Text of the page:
Graduation Year


Document Type




Degree Granting Department


Major Professor

Christina Greene, Ph.D.

Co-Major Professor

Robert Ingalls, Ph.D.

Committee Member

John Belohlavek, Ph.D.


African-American history, women’s history, Tampa history, civil rights activism, Jim Crow era


Blanche Armwood was a remarkable black woman activist, from Tampa, Florida, who devoted her life to improving the political, social, and economic status of blacks in the Jim Crow South. Local historians have kept Armwood's legacy alive by describing her achievements and by emphasizing her dedication to the African-American population during one of the most racist periods in American history. In their efforts to understand Armwood's career, scholars depend upon race as the primary category of analysis and focus mainly on the external forces that defined Armwood's world. They argue that she became resigned to her lot in life as a black woman, and consequently chose to accommodate rather than challenge the Southern racial system. This thesis offers an alternative interpretation of Armwood's activism. It argues that Blanche Armwood rejected the white supremacist ideology of the Jim Crow South and insisted on equal opportunity and political equality for all African-Americans. This study examines how social variables such as race, gender, and class intersected in her life, shaping her world view and leadership style. It explores how Armwood's experiences as a southern, middle-class, black woman affected her racial ideology.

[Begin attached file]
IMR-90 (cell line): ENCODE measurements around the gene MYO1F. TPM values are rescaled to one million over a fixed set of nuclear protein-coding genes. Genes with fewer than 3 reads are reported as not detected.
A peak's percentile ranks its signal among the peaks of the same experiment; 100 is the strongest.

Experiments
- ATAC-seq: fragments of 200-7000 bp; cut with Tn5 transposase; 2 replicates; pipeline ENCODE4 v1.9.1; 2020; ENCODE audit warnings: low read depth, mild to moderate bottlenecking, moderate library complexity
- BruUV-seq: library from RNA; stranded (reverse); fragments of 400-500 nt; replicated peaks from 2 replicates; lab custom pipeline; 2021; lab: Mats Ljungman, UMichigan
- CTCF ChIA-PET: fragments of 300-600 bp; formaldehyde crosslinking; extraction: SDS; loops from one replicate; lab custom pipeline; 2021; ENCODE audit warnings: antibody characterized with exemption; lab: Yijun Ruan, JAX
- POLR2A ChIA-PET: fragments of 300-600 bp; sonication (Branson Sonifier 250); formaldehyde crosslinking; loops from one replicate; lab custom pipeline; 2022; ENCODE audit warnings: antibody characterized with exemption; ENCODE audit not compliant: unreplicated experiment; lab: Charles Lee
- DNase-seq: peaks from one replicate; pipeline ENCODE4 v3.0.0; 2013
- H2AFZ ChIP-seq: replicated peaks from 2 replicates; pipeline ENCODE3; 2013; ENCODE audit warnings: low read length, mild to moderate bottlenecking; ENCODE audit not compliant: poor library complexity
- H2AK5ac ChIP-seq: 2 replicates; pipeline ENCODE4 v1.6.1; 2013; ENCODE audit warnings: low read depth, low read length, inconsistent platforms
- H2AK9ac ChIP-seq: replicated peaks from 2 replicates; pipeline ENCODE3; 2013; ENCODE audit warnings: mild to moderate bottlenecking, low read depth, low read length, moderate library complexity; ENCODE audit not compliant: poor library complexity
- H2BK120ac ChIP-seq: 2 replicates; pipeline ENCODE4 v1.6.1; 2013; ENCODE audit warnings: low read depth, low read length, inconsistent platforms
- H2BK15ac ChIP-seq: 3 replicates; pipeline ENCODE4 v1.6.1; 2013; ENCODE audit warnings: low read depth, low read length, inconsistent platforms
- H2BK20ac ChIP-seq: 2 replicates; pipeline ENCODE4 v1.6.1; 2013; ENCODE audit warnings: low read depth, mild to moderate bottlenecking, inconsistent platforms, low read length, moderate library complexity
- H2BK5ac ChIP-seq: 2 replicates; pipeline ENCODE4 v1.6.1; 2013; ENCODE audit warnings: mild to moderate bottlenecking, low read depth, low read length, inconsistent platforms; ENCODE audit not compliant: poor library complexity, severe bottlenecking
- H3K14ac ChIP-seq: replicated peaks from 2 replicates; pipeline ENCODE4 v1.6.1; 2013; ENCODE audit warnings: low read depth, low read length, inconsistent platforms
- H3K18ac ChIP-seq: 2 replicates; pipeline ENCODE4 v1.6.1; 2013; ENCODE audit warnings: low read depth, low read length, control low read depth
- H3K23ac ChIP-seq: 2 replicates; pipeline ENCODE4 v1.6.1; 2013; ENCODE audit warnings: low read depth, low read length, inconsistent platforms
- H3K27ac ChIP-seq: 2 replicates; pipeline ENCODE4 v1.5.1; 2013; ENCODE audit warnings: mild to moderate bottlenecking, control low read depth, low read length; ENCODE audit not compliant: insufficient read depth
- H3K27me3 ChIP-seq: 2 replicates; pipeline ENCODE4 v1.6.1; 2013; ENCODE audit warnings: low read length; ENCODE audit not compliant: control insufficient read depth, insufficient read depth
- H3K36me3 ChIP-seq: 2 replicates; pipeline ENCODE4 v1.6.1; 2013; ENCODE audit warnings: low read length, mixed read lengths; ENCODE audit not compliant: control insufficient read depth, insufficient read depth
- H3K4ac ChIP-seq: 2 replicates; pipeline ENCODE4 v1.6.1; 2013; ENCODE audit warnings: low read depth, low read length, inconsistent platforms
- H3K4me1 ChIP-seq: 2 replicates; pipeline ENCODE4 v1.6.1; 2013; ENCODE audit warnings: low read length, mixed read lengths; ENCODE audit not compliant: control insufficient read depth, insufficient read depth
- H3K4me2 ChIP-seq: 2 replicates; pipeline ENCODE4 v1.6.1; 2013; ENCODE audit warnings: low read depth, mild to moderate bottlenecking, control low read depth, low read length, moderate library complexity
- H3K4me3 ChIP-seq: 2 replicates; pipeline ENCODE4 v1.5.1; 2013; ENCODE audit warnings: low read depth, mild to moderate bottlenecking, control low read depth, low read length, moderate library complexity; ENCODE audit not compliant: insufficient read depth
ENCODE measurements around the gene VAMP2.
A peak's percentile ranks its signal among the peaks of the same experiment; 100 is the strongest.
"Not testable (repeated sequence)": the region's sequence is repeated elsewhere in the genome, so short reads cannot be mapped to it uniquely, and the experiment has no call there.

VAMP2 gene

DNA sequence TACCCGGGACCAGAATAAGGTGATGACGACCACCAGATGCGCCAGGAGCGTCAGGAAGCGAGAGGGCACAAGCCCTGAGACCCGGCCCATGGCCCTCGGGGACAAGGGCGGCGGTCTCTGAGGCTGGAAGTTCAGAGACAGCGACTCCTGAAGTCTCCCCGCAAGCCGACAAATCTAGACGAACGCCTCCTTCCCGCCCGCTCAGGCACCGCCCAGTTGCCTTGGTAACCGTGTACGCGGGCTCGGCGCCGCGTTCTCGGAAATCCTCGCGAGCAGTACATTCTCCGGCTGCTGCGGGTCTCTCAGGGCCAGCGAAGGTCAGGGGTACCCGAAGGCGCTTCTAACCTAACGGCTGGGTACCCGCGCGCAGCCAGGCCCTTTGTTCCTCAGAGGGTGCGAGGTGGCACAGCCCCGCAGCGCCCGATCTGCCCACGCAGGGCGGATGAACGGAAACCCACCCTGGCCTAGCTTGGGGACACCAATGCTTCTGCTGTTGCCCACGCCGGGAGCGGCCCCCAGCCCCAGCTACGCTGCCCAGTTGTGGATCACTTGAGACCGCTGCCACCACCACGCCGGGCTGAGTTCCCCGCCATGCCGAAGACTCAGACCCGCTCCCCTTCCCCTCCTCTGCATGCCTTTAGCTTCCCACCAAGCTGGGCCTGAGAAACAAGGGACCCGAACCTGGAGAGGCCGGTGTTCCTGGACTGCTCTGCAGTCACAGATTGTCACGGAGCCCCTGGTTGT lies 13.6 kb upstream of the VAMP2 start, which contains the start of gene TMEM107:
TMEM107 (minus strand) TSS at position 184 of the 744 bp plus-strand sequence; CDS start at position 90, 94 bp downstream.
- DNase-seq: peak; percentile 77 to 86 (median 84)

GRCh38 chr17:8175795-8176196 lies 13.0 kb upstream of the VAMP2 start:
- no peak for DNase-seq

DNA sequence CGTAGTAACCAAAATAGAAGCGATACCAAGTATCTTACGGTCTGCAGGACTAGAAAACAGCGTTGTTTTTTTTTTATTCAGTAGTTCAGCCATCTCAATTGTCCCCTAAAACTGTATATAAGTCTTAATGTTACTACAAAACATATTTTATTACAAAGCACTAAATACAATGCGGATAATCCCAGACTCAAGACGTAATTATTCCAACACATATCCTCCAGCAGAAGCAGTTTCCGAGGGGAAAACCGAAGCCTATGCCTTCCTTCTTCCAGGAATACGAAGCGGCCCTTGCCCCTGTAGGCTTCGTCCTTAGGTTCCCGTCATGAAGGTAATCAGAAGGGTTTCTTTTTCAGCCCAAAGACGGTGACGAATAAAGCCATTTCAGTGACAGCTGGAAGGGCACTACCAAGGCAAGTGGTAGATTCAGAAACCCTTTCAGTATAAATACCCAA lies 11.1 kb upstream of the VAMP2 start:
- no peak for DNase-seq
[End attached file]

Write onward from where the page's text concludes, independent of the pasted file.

Armwood left behind a powerful legacy of resistance against the second-class status that white America imposed on blacks during the nadir in African-American history. She contested the white South's perception of African-American women. In a world that associated them with Mammy and Jezebel stereotypes, Armwood insisted that African-American women deserved the same respect that society accorded white women. Armwood fought for political equality, demanding that black women should have the right to vote and participate in the civic process as women and as African-Americans. In addition, she believed that the federal government had a responsibility to protect all its citizens and that every American was entitled to equal treatment before the law. Finally, Armwoodʹs racial uplift work revealed her faith in the cornerstone of the American creed, its promise of equal opportunity. She provided some blacks with the chance to move away from poverty and illiteracy to become respectable middle-class Americans.